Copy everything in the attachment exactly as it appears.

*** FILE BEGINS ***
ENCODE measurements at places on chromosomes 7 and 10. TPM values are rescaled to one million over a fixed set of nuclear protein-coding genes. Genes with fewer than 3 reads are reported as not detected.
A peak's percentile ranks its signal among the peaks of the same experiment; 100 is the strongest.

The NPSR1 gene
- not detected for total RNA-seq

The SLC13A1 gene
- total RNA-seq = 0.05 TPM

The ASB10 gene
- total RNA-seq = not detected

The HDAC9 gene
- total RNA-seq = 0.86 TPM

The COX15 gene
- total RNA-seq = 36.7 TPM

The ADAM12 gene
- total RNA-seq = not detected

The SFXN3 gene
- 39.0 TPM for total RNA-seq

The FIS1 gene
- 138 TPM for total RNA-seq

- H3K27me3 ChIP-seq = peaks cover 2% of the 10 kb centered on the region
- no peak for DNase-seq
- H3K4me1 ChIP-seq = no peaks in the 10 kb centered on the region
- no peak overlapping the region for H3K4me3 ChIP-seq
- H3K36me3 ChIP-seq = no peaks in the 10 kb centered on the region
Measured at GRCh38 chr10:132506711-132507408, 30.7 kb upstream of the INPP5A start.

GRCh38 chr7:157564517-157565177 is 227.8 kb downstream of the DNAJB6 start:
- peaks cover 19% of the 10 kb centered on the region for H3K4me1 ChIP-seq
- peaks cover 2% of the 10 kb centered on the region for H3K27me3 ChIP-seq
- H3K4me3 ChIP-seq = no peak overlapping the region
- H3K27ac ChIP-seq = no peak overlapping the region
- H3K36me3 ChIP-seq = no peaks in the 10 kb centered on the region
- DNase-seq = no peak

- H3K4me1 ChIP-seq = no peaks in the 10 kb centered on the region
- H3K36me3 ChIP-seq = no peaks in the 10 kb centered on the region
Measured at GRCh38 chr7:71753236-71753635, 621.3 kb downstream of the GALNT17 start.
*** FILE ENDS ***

ENCODE measurements at places on chromosomes 7 and 10. TPM values are rescaled to one million over a fixed set of nuclear protein-coding genes. Genes with fewer than 3 reads are reported as not detected.
A peak's percentile ranks its signal among the peaks of the same experiment; 100 is the strongest.

The NPSR1 gene
- not detected for total RNA-seq

The SLC13A1 gene
- total RNA-seq = 0.05 TPM

The ASB10 gene
- total RNA-seq = not detected

The HDAC9 gene
- total RNA-seq = 0.86 TPM

The COX15 gene
- total RNA-seq = 36.7 TPM

The ADAM12 gene
- total RNA-seq = not detected

The SFXN3 gene
- 39.0 TPM for total RNA-seq

The FIS1 gene
- 138 TPM for total RNA-seq

- H3K27me3 ChIP-seq = peaks cover 2% of the 10 kb centered on the region
- no peak for DNase-seq
- H3K4me1 ChIP-seq = no peaks in the 10 kb centered on the region
- no peak overlapping the region for H3K4me3 ChIP-seq
- H3K36me3 ChIP-seq = no peaks in the 10 kb centered on the region
Measured at GRCh38 chr10:132506711-132507408, 30.7 kb upstream of the INPP5A start.

GRCh38 chr7:157564517-157565177 is 227.8 kb downstream of the DNAJB6 start:
- peaks cover 19% of the 10 kb centered on the region for H3K4me1 ChIP-seq
- peaks cover 2% of the 10 kb centered on the region for H3K27me3 ChIP-seq
- H3K4me3 ChIP-seq = no peak overlapping the region
- H3K27ac ChIP-seq = no peak overlapping the region
- H3K36me3 ChIP-seq = no peaks in the 10 kb centered on the region
- DNase-seq = no peak

- H3K4me1 ChIP-seq = no peaks in the 10 kb centered on the region
- H3K36me3 ChIP-seq = no peaks in the 10 kb centered on the region
Measured at GRCh38 chr7:71753236-71753635, 621.3 kb downstream of the GALNT17 start.